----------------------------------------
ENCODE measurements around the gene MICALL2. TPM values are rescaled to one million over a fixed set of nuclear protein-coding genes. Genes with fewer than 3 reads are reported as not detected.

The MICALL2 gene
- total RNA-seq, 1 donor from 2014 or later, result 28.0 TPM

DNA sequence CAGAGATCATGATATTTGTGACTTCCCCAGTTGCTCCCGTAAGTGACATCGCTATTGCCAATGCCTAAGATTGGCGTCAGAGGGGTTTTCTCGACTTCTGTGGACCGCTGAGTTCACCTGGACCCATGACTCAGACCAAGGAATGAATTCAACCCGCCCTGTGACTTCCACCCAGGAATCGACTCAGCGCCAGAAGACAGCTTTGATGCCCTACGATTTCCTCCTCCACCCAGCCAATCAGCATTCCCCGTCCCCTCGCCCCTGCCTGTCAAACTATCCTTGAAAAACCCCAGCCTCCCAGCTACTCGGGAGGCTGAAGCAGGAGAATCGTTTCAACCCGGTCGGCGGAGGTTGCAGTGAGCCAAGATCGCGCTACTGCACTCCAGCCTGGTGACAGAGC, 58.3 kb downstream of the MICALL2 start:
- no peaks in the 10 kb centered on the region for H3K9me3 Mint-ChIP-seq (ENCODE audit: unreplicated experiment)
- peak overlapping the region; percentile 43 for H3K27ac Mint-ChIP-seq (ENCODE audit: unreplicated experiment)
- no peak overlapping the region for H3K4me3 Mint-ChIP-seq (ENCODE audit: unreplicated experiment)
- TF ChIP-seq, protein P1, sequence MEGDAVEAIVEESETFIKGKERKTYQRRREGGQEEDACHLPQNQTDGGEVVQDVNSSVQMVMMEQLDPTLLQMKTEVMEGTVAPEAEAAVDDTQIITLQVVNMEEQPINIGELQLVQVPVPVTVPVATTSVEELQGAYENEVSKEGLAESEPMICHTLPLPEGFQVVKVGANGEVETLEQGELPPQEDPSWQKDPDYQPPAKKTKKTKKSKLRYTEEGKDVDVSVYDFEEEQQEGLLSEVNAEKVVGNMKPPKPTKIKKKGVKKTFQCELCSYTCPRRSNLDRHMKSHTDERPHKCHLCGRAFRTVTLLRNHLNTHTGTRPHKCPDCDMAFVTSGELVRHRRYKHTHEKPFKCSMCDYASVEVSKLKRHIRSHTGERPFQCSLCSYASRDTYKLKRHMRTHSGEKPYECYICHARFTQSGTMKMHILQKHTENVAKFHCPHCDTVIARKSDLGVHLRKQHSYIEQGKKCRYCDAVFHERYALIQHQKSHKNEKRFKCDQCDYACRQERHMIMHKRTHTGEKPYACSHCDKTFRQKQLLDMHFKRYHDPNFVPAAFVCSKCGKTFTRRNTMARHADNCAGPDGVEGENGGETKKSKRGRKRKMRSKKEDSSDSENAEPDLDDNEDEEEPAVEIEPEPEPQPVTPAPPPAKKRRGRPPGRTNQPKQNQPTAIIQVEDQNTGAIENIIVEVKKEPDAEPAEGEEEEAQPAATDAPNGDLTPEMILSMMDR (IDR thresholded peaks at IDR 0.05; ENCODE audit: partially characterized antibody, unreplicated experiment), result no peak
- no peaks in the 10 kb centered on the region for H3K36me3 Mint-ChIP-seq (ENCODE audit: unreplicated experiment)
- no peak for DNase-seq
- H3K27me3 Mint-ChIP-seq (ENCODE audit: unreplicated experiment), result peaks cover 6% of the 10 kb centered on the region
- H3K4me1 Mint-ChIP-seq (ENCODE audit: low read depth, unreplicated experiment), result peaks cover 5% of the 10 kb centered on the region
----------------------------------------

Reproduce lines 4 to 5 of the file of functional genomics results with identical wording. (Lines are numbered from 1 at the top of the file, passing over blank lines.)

DNA sequence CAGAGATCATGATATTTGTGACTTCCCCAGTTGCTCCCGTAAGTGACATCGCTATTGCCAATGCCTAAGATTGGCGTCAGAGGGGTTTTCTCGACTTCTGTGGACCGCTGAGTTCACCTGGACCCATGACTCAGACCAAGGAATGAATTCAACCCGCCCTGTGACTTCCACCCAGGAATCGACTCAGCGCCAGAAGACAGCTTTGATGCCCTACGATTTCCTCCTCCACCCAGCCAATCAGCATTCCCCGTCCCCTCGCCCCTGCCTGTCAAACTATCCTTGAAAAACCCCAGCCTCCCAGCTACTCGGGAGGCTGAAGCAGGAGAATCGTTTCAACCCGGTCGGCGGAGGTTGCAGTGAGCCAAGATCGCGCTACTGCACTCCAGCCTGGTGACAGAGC, 58.3 kb downstream of the MICALL2 start:
- no peaks in the 10 kb centered on the region for H3K9me3 Mint-ChIP-seq (ENCODE audit: unreplicated experiment)